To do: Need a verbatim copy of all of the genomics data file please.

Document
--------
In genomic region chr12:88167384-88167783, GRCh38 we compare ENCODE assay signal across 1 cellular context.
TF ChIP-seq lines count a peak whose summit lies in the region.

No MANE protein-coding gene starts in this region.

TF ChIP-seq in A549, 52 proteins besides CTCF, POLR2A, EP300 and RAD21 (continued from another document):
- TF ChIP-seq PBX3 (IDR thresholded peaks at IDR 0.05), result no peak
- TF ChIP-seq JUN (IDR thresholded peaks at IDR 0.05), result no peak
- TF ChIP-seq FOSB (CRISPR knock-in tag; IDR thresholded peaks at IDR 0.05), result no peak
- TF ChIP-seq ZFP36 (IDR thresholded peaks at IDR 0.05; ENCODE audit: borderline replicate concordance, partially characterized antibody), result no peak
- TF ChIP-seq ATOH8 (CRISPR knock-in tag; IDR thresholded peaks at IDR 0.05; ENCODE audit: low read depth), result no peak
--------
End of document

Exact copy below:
In genomic region chr12:88167384-88167783, GRCh38 we compare ENCODE assay signal across 1 cellular context.
TF ChIP-seq lines count a peak whose summit lies in the region.

No MANE protein-coding gene starts in this region.

TF ChIP-seq in A549, 52 proteins besides CTCF, POLR2A, EP300 and RAD21 (continued from another document):
- TF ChIP-seq PBX3 (IDR thresholded peaks at IDR 0.05), result no peak
- TF ChIP-seq JUN (IDR thresholded peaks at IDR 0.05), result no peak
- TF ChIP-seq FOSB (CRISPR knock-in tag; IDR thresholded peaks at IDR 0.05), result no peak
- TF ChIP-seq ZFP36 (IDR thresholded peaks at IDR 0.05; ENCODE audit: borderline replicate concordance, partially characterized antibody), result no peak
- TF ChIP-seq ATOH8 (CRISPR knock-in tag; IDR thresholded peaks at IDR 0.05; ENCODE audit: low read depth), result no peak